This proposal is a rail service rather than a new rail line. It would start in Varaždin, and run north to Čakovec, Lendava, Rédics and Lenti, and on to Zalaegerszeg. The entire route is a old rail line, but parts are closed because the line crosses two borders.
The end of the line at Lendava: image by Ajznponar, CC 3.0 licence …
From Rédics, trains would share an upgraded Hungarian line 23, with inter-regional trains from Maribor (via Murska Sobota). Between Rédics and Zalaegerszeg, trains from Varaždin would provide a regional service. The inter-regional service would stop only at Lenti.
The new service would start in Varaždin (population 49 000), the capital of Varaždin County (184 000). The town is on the proposed high-speed line from Maribor -and Ptuj , which would continue as the Drava plain high-speed line to Beograd (Belgrade).
Varaždin is connected to Zagreb by the existing regional line R201. The proposed second Zagreb – Varaždin line would reduce journey times.
Both Varaždin and Čakovec lie in the basin of the Drava, and the 11-km line between them crosses the river. It is also part of Croatian regional line R201. Apart from the curve into Čakovec station, the line is dead straight, and can easily be upgraded. Čakovec itself (population 30 000), is the capital of Međimurje County (population 118 000).
Click to enlarge: the lines at Čakovec…
The 22-km line, north from Čakovec to Lendava (Croatian line L201) closed for passengers in the 2011 timetable. That is not surprising, given the history of the line.
Originally, Čakovec (Hungarian Csáktornya) was on the main line from Budapest to Trieste, the main port of the Austro-Hungarian Empire. The town was part of the old Zala County in the Kingdom of Hungary, and the line northwards connected it to the county capital Zalaegerszeg.
The east-west line through Čakovec is still the main route Budapest – Ljubljana, but it lost its original status, when the Kingdom of Hangary was divided. The Čakovec – Lendava section became a local line in Yugoslavia, the Lendava – Rédics section was closed, and the Rédics – Zalaegerszeg section became a local line in Hungary.
Click to enlarge: The rail lines through Varaždin and Čakovec around 1910. The base map is an Austro-Hungarian military map, using German and Hungarian place names.
When Yugoslavia collapsed, the line was cut again. The last section into Lendava was now in Slovenia, but unconnected to any other Slovenian line. Closure was the predictable result. The proposal here ignores the borders.
North of Čakovec, there are three village stations: Novo Selo Rok, Vratišinec, and Mursko Središće (population 6500). The line then crosses the flood plain of the Mur/Mura river, into Lendava – until 2010 the terminus of the local service. This section can also be easily upgraded.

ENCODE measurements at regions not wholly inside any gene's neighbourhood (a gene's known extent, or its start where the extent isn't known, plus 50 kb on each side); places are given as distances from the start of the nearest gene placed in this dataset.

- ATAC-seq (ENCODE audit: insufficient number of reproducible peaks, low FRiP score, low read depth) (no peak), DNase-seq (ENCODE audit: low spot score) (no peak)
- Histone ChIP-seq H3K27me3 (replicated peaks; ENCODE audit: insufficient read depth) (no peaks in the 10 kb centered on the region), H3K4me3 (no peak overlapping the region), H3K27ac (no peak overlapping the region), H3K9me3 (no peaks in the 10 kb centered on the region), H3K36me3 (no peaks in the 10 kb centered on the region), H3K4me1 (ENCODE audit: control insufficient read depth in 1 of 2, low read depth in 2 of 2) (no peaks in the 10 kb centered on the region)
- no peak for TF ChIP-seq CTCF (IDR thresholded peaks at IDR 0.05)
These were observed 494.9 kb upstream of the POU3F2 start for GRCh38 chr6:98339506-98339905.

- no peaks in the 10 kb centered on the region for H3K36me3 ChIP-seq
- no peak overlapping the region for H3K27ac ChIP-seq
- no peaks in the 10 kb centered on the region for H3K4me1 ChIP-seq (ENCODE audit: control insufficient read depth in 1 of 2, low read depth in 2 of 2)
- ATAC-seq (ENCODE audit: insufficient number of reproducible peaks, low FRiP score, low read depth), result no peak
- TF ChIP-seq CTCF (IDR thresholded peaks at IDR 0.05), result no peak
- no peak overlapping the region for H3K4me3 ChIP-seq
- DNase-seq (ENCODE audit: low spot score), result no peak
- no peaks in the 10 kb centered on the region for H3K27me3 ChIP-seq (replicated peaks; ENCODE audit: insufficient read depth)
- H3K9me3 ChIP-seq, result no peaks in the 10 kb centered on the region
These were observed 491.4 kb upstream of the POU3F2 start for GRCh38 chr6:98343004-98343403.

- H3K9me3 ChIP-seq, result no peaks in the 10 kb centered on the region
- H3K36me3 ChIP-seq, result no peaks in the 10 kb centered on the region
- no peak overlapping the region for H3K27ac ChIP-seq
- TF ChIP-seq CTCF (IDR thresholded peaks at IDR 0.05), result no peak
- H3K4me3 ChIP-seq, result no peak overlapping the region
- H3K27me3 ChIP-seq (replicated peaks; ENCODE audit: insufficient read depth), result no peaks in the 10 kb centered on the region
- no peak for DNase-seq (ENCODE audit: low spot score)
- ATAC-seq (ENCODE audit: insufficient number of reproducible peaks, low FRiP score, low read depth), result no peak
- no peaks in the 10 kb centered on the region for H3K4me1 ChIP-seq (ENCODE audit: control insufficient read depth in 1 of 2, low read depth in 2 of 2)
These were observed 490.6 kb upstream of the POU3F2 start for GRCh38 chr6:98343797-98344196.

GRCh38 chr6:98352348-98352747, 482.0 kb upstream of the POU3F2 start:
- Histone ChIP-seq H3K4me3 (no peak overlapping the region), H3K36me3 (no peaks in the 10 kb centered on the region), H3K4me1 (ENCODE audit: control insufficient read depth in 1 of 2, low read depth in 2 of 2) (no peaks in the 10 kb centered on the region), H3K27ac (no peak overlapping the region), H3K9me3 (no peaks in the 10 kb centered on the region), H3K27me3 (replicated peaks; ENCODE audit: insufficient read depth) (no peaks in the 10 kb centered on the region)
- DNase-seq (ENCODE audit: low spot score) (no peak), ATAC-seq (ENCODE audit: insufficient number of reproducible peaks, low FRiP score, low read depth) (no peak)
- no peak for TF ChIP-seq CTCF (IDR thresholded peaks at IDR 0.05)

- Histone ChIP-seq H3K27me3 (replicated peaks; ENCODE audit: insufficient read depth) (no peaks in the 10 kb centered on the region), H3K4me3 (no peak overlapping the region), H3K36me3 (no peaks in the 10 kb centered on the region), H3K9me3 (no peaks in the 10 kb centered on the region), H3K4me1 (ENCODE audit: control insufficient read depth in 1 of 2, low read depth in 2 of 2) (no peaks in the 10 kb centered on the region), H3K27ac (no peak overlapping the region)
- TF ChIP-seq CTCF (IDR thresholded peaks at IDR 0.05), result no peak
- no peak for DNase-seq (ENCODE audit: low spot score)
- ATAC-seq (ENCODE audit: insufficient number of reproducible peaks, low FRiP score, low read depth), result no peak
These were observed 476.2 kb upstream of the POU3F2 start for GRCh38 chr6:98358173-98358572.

Lendava station is 4 km from the river, which is the border. There are no intermediate stations on the Slovenian section. Lendava (population 11 000) lies at the foot of a hill, the station in the plain. (It is 100 m from the Lendava exit on the new A5 motorway).
Click to enlarge: the rail line at the edge of the Lendava hills, heights are exaggerated…
North of the station, the old line curved around the hills into Rédics: this abandoned section is 8 km long. The line can be easily restored, but it should be moved westwards at Dolga Vas (the north end of Lendava), to avoid the houses.
Rédics station is the present terminal of Hungarian line 23. From there to Zalaegerszeg, the existing alignment would be upgraded. At Rédics station, the Varaždin line also joins the proposed inter-regional line from Maribor.
Click to enlarge: the interregional line from Maribor, with new alignment through Murska Sobota…
Both services would stop at Lenti (population 8500), the next station after Rédics. On the rest of line 23, most of the rural halts would be closed, leaving 4-5 intermediate stations.
From Rédics, it is 49 km to Zalaegerszeg (population 62 000), the regional centre. The city would be served by the proposed high-speed line from Vienna to Nagykanisza and the Drava basin, which would also become the main route from Vienna to Zagreb.
The new regional line would be 90 km long. The first half, Varaždin – Rédics, crosses flat terrain and is often straight, so speeds could be relatively high. Line 23 would also be substantially upgraded. With about 10 intermediate stations, journey time over the complete route should be under 80 minutes.